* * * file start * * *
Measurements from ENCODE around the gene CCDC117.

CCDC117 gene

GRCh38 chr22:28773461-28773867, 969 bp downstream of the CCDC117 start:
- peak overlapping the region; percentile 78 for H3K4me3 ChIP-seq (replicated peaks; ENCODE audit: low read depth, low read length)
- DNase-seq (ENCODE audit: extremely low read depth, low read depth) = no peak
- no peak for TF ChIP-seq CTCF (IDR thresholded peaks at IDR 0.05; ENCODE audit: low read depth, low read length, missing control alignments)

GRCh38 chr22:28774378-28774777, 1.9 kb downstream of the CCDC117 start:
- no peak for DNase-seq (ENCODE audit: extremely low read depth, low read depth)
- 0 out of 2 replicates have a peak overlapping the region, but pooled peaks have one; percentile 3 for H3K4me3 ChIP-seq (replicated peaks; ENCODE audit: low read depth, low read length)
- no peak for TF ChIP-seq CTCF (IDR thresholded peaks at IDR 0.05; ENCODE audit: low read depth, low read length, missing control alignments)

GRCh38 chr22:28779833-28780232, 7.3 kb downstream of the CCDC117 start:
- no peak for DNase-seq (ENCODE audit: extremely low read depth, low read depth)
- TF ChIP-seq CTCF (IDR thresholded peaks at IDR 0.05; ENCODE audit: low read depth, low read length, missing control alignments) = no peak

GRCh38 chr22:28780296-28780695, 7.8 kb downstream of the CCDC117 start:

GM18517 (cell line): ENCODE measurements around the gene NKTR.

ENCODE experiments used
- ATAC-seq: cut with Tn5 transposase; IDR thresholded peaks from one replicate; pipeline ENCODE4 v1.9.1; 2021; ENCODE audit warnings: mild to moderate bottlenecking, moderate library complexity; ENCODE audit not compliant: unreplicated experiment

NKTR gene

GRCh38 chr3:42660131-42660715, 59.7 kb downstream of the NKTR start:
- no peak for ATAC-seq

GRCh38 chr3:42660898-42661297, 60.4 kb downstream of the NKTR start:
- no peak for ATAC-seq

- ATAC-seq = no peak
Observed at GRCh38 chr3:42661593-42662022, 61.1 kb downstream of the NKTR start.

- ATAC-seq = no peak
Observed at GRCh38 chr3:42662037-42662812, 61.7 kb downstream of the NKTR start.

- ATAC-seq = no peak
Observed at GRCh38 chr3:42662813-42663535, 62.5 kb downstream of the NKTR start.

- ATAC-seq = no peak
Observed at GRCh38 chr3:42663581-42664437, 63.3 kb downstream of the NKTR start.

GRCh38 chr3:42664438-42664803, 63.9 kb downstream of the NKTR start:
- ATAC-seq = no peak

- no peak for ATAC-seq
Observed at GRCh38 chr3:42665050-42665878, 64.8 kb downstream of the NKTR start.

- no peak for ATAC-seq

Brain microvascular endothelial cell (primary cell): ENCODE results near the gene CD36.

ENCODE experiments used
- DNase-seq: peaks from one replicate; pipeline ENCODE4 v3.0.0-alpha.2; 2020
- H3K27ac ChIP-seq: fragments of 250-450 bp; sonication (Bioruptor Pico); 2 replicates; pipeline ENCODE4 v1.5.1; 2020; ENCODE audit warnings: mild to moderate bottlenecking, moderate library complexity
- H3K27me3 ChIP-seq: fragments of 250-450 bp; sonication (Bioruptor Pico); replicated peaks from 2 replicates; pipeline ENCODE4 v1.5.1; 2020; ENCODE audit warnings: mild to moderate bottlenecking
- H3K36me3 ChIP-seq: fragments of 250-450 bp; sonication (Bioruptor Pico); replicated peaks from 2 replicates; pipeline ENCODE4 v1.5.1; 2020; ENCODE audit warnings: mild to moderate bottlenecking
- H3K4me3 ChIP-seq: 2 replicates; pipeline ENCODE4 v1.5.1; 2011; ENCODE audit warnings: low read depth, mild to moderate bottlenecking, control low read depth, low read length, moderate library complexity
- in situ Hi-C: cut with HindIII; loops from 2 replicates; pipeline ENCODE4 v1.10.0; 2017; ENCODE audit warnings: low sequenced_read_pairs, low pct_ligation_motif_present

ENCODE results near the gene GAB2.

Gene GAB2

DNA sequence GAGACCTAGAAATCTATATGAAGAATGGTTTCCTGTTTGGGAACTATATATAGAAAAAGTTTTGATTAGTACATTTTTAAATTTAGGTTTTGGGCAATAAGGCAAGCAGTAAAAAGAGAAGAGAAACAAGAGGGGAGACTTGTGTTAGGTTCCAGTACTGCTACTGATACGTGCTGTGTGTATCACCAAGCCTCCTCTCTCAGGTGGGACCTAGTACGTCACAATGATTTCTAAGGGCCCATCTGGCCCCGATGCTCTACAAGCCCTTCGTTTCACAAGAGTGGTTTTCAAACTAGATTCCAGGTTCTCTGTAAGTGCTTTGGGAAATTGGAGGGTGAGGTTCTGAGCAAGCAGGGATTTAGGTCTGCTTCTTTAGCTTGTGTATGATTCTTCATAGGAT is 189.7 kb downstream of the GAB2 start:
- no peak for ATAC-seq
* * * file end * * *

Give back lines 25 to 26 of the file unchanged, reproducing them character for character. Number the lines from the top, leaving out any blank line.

- ATAC-seq = no peak
Observed at GRCh38 chr3:42662037-42662812, 61.7 kb downstream of the NKTR start.